Growing companies that need to relocate can move their DC instead of creating a whole new installation with fire management, power, cooling and so on. That’s not only quicker and cheaper but also reduces the CO2 footprint as (re)building purpose-made rooms has more impact than moving a self-contained, preconfigured solution.

Working smarter with data

Data and AI are crucial to continuously optimising logistics, production, and supply chain processes. They provide valuable insights that allow you to make energy-saving tweaks. In data centres, for example, we see the uptake in targeted cooling. This is crucial in helping customers scale up and down much more efficiently. The more flexible these solutions are, and the more data they have about system usage, the more efficiently the DC can be cooled. Data-driven management of lighting and heating etc, also help improve companies’ overall sustainability performance. Integrated intelligent building solutions, based on a common platform such as IP, leverage and scale up these benefits.

Making the most of power

If you supply 10kW to each rack, with today’s processing capacity combined with equipment densities, you can only fill 50%-60% of that rack. There are simply not enough kW’s per rack to power more hardware. So even though equipment performance and connection density may be higher, a lot of space is wasted. You end up building and cooling larger rooms that you really don’t need. Targeted cooling and new low-power chip and memory designs reduce energy usage and space usage and increase computing power per square metre.

Copper vs fibre

Not all copper can be replaced by fibre. However, for each segment of the network, it’s definitely worth examining which type of cabling offers the best environmental performance, looking at aspects such as idle consumption of power, which can be an issue with copper.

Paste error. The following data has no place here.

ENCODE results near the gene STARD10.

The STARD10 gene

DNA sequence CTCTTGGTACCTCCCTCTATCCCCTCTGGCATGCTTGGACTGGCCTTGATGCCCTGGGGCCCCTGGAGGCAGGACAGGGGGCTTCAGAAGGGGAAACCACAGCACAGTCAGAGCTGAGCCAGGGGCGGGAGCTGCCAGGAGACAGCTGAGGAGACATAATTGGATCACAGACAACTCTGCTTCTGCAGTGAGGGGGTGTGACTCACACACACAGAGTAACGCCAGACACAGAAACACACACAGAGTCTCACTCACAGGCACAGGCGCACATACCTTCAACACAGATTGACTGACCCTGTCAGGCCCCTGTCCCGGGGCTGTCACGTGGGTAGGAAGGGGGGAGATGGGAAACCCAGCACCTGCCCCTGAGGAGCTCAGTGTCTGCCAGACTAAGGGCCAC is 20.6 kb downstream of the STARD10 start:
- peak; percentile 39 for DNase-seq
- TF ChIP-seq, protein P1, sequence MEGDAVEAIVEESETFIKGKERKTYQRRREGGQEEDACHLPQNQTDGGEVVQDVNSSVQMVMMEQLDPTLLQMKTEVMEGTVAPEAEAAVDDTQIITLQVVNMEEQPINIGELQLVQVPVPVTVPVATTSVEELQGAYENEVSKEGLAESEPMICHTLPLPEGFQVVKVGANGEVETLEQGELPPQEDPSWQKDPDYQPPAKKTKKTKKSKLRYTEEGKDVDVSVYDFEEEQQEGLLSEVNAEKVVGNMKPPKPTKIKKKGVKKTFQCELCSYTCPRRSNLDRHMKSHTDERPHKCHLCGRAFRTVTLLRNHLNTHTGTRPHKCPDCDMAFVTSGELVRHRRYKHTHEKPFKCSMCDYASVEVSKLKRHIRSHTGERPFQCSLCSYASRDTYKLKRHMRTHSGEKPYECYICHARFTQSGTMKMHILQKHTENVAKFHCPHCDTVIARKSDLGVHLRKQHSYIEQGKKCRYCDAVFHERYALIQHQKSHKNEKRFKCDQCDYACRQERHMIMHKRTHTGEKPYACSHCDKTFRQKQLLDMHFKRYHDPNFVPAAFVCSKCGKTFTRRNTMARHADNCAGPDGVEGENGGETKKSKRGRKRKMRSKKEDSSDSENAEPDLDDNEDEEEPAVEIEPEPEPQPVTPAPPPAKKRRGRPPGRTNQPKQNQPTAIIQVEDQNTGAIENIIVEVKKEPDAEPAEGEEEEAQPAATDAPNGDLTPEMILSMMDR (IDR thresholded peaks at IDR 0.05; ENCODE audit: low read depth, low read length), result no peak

A recent report from BREKO, Germany’s leading broadband association, indicates that copper networks consume up to 17 times more electricity than fibre networks. A study by the German Umweltbundesamt (Environmental Agency) shows that the CO2 emissions per hour of video streaming for FTTH are just half of that of the fastest copper network. Furthermore, optical fibres are light and thin, which lowers transport emissions, and are made of silicate, which is available in virtually unlimited quantities. In data transmission terms, 1kg glass is as powerful as 1000kg copper. A study from the FTTH Council Europe study demonstrates that fibre networks emit 88% less greenhouse gas per Gigabit compared to legacy technologies.

Critical rethinking

Apart from the obvious benefit of saving our planet for future generations, sustainability performance and CO2 reduction are also essential to company branding and attracting young talent and critical workforce. Being environmentally friendly is not only about adopting new inventions and more efficient technologies and materials. It’s not just about setting targets, ticking boxes and sharing PPTs about your results – it requires constant questioning of industry and company processes that often haven’t fundamentally changed in decades. This approach to sustainability needs to be genuinely rooted in company culture.

The real gains come from following industry-wide guidelines and best practices, while also evaluating and critically rethinking processes that are highly specific to your own operations and customers’ needs.